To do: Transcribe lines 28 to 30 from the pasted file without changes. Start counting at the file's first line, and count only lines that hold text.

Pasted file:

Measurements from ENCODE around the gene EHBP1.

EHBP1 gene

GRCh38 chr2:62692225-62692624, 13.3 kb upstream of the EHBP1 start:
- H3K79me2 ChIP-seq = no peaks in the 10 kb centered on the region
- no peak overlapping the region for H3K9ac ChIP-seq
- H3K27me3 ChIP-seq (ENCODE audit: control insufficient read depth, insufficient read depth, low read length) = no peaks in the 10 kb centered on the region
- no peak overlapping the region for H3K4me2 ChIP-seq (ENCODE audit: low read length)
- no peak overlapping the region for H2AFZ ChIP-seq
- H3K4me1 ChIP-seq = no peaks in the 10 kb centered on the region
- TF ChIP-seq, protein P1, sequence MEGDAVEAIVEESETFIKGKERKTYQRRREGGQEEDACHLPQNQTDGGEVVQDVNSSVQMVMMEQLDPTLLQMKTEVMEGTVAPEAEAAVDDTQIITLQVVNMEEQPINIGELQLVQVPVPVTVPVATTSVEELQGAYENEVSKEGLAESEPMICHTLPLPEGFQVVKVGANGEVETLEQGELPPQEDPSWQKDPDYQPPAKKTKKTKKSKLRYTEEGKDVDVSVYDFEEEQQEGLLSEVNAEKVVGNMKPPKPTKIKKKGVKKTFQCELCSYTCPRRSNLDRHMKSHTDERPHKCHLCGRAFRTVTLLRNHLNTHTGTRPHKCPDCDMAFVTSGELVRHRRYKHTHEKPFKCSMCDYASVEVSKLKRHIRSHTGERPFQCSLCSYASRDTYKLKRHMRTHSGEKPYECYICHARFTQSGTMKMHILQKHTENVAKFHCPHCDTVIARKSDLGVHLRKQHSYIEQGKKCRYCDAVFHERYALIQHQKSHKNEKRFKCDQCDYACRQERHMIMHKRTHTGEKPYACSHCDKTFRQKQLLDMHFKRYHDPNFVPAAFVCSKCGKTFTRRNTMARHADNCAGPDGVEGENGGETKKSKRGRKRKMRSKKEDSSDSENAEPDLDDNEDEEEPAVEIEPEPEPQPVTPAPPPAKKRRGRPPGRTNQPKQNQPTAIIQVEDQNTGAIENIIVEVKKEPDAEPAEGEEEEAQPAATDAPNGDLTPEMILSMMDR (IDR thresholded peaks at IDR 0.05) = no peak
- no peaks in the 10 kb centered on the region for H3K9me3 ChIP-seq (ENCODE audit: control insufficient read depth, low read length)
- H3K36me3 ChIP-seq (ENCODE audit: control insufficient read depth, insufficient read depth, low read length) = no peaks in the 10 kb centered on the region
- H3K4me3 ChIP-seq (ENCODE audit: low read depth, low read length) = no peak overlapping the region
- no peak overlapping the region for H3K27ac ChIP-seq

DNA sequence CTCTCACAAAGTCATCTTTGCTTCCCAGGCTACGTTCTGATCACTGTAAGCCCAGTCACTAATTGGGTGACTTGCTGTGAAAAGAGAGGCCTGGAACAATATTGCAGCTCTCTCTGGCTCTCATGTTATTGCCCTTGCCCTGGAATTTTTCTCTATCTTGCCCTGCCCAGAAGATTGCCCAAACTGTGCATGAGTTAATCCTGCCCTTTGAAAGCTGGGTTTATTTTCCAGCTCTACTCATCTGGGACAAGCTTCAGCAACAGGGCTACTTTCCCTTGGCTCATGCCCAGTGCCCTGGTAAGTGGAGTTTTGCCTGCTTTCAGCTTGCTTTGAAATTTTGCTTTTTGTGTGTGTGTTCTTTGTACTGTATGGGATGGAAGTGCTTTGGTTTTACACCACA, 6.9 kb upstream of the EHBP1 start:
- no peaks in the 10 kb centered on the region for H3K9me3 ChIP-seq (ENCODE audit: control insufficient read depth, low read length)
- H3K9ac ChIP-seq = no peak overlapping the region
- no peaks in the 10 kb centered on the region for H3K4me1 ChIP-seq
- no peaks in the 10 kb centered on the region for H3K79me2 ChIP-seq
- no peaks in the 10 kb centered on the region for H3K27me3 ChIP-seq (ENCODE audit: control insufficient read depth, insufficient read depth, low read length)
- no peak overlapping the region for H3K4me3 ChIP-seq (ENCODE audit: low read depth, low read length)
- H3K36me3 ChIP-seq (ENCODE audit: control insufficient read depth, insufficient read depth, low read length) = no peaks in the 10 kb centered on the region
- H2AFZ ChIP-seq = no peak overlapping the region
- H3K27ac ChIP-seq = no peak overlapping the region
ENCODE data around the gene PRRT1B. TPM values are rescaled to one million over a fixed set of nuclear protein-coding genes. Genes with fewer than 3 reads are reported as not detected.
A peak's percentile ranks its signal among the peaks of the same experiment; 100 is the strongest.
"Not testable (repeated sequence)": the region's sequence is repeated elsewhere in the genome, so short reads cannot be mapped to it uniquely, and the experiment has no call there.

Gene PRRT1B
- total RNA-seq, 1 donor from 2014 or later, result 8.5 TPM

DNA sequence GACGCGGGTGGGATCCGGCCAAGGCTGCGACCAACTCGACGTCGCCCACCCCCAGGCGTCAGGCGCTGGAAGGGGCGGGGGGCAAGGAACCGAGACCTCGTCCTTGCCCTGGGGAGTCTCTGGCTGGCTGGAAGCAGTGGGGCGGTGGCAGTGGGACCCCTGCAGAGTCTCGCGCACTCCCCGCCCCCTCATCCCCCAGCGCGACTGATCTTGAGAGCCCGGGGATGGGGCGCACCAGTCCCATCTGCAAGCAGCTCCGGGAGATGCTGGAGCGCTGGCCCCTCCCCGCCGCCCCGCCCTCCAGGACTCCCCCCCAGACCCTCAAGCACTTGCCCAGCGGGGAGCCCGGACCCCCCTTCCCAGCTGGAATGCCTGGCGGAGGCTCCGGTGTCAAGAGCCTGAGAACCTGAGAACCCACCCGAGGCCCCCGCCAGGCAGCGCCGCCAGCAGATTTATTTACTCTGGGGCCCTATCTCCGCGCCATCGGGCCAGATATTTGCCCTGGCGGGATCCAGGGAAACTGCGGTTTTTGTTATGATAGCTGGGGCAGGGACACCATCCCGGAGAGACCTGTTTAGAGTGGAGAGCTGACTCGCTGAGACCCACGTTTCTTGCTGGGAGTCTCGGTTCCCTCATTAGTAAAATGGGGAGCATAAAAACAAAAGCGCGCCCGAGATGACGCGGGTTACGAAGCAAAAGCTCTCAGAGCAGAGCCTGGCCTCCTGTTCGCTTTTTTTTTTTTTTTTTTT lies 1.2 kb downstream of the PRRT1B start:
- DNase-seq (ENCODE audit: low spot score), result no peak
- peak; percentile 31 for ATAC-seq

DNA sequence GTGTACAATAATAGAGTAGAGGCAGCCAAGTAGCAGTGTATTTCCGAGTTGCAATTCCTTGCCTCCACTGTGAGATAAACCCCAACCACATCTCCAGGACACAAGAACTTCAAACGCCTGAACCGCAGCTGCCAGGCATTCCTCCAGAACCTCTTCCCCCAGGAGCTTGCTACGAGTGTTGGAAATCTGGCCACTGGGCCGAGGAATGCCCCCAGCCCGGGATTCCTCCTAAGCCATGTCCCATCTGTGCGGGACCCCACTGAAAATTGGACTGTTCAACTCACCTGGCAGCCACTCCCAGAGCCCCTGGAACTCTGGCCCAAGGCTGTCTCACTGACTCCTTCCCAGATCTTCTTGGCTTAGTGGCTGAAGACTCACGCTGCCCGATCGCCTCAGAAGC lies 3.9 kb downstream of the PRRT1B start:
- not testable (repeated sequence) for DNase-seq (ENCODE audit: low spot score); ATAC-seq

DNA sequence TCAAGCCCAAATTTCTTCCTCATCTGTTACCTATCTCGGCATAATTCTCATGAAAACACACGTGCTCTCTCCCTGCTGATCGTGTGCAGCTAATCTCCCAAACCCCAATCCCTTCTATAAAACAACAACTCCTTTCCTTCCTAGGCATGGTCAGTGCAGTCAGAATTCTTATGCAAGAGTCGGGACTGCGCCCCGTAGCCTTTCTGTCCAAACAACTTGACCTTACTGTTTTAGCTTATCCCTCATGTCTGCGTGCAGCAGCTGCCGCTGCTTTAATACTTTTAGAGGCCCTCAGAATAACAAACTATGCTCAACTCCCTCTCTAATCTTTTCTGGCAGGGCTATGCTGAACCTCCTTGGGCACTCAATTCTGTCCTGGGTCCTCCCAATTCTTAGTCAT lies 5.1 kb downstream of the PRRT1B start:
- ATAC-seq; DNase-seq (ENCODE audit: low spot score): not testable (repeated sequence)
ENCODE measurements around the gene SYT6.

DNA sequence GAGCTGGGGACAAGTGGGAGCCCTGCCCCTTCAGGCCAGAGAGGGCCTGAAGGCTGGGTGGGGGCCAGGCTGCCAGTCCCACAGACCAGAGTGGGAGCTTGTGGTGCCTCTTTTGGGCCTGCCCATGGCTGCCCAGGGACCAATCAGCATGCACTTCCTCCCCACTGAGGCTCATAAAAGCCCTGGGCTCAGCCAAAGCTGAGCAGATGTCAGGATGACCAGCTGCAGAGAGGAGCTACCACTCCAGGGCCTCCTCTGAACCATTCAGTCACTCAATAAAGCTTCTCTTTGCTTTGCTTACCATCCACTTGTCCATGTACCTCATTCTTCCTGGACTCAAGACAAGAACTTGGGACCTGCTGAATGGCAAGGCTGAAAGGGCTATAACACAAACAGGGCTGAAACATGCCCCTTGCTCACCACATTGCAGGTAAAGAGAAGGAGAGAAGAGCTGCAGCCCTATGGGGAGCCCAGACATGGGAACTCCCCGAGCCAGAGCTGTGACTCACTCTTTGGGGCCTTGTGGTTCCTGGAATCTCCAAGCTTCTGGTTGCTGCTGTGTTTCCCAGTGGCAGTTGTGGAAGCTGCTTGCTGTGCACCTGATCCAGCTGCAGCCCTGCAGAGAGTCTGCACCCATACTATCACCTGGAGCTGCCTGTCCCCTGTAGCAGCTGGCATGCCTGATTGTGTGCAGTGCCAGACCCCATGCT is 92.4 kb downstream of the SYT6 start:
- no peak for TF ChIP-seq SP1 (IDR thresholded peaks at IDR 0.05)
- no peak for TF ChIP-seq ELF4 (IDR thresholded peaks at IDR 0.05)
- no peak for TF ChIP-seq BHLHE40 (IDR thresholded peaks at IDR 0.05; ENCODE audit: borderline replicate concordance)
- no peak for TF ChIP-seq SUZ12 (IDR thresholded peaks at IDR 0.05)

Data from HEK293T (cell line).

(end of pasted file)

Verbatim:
Gene PRRT1B
- total RNA-seq, 1 donor from 2014 or later, result 8.5 TPM

DNA sequence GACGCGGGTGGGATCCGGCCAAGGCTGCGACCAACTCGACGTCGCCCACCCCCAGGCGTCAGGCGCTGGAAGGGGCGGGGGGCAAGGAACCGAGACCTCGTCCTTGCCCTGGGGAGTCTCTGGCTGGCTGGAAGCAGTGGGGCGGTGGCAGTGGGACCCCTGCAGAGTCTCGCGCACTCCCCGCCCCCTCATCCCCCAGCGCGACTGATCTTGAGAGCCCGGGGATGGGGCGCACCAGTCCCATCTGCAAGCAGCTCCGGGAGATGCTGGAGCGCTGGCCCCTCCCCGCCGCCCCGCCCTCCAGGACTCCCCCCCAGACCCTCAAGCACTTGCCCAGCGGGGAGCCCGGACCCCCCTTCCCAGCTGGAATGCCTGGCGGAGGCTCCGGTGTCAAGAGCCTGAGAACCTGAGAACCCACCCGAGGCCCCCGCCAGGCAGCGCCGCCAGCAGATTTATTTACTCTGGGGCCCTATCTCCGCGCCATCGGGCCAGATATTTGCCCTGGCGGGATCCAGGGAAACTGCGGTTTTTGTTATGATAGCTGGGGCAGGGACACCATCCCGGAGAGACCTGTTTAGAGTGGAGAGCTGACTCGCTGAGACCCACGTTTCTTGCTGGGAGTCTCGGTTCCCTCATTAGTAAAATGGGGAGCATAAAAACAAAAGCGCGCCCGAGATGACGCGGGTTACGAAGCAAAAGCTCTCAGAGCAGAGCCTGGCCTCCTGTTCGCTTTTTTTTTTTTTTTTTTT lies 1.2 kb downstream of the PRRT1B start: